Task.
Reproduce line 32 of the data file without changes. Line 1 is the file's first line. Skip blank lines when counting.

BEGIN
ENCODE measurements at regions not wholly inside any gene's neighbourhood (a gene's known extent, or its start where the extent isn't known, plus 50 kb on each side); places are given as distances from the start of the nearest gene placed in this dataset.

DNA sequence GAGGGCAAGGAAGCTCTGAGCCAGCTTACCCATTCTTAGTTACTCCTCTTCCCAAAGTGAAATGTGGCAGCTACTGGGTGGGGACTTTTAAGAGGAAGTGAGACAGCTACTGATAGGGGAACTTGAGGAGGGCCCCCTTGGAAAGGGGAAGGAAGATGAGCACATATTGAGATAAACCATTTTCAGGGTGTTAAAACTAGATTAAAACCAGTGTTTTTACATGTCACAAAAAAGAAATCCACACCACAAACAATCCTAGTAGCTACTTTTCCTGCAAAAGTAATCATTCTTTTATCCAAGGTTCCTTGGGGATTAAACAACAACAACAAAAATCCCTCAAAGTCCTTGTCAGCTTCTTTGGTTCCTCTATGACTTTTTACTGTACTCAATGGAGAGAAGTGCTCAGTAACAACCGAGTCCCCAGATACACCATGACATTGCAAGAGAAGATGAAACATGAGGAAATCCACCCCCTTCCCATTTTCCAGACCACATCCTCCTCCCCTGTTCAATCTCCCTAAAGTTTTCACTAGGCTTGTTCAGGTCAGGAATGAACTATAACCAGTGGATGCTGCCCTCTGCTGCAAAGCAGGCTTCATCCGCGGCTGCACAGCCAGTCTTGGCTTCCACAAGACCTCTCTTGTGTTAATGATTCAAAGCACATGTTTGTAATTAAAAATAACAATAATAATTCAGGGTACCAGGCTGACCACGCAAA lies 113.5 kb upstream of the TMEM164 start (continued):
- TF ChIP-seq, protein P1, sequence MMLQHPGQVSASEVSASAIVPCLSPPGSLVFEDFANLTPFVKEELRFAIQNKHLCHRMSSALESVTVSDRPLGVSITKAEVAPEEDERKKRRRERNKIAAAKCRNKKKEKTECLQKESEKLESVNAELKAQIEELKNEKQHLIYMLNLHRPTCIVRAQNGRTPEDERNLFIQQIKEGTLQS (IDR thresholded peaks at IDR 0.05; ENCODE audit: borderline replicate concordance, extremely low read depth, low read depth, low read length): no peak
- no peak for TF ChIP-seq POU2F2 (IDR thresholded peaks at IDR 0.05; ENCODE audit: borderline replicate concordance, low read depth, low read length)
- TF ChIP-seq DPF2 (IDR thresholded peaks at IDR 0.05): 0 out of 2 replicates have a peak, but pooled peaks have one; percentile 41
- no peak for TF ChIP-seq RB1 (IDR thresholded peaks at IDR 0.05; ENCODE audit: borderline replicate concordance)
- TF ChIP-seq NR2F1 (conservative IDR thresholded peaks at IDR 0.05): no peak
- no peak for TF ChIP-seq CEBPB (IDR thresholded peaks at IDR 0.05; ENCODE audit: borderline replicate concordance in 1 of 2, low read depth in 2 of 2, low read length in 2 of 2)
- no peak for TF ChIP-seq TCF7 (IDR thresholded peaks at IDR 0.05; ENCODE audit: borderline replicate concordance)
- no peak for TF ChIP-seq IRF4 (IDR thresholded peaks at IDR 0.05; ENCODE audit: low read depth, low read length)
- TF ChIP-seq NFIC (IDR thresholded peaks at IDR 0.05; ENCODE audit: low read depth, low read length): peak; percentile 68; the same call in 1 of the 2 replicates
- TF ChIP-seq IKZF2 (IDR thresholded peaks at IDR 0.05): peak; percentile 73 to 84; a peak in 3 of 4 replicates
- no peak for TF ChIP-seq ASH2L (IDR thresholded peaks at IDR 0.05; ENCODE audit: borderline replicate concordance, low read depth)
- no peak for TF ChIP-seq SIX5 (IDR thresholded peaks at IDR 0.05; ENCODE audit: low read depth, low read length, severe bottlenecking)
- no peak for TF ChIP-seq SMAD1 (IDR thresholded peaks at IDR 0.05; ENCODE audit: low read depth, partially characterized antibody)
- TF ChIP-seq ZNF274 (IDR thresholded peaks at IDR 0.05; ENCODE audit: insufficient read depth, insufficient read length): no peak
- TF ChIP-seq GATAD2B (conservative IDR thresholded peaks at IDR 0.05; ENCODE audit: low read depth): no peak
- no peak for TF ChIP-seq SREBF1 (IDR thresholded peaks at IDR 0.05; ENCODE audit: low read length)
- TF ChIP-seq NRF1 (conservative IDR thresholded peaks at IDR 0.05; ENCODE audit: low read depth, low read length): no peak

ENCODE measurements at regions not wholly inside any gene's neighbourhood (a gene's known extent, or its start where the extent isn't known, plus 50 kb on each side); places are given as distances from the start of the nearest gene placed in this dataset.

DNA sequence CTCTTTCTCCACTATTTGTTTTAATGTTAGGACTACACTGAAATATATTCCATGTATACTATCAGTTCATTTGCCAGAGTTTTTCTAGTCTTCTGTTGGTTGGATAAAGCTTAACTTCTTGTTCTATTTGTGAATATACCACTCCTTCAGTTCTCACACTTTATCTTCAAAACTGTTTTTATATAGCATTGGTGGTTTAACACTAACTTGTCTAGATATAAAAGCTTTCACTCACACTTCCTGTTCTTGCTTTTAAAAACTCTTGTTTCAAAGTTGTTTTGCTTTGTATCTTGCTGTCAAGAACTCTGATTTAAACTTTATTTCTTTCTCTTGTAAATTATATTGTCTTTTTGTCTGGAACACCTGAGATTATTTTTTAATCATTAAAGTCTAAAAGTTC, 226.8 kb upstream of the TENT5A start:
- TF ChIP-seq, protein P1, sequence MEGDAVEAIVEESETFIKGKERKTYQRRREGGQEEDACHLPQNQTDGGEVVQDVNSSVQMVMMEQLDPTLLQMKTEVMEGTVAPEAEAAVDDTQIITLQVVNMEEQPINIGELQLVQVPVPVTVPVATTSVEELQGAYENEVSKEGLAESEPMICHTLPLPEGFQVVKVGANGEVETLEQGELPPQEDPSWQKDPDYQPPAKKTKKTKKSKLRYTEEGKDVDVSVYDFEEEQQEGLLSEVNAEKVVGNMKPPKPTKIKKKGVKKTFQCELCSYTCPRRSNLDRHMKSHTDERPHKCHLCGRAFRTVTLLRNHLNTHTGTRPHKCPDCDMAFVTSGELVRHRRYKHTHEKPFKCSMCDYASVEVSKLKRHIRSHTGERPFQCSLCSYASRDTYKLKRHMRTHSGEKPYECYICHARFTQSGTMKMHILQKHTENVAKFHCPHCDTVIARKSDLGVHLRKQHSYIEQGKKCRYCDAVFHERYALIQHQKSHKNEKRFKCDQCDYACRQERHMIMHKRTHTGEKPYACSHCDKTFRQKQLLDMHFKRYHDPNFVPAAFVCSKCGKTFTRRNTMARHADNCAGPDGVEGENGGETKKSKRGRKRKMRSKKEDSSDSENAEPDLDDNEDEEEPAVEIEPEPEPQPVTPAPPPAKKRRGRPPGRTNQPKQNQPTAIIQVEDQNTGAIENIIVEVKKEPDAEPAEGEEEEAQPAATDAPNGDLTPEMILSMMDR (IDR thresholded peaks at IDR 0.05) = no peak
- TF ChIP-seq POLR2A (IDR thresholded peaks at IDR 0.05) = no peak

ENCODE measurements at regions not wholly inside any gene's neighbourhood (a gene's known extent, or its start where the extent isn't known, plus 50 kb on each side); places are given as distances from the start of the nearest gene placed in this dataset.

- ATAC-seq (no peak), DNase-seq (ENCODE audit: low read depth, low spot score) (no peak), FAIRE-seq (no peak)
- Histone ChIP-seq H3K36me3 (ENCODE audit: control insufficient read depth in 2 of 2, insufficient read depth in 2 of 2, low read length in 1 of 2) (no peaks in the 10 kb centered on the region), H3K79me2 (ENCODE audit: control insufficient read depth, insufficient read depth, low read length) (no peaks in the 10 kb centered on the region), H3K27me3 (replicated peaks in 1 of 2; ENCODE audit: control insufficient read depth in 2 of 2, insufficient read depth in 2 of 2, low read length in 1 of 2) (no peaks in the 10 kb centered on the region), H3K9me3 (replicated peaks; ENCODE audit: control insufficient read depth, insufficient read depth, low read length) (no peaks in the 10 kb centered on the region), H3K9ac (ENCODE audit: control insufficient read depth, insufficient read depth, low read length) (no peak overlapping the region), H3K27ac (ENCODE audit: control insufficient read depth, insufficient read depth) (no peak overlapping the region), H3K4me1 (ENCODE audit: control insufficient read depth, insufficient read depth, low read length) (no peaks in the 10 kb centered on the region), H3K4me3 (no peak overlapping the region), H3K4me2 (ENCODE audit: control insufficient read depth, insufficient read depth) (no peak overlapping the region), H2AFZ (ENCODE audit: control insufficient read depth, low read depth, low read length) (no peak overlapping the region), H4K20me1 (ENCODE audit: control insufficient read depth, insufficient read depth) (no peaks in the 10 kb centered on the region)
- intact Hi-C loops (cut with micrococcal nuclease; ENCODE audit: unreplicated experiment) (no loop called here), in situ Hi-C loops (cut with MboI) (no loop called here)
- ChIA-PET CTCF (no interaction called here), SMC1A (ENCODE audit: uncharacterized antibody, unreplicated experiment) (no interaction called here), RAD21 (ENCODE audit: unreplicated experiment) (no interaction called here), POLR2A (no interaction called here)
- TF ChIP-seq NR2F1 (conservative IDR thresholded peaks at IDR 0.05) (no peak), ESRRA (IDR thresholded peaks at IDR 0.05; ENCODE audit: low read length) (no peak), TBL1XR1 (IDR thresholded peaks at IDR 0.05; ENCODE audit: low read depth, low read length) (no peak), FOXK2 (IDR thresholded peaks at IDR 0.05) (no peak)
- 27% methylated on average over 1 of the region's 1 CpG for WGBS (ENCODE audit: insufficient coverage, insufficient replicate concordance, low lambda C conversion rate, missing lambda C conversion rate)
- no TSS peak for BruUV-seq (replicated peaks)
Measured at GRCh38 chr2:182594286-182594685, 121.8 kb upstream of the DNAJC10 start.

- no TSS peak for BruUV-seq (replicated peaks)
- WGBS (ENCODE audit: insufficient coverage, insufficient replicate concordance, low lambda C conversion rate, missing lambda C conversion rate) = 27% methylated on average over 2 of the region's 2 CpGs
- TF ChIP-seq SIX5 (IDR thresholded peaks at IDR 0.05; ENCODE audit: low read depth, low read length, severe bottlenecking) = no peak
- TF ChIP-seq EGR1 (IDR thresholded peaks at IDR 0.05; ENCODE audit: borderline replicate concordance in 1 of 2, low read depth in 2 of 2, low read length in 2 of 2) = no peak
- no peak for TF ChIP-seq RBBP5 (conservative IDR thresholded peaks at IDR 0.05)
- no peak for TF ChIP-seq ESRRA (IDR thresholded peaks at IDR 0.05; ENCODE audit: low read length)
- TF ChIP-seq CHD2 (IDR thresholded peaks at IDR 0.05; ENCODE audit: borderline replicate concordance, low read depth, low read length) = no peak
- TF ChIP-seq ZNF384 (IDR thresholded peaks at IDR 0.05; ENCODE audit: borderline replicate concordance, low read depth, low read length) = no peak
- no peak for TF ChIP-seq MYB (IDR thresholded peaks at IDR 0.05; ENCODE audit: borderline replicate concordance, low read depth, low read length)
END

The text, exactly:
Measured at GRCh38 chr2:182594286-182594685, 121.8 kb upstream of the DNAJC10 start.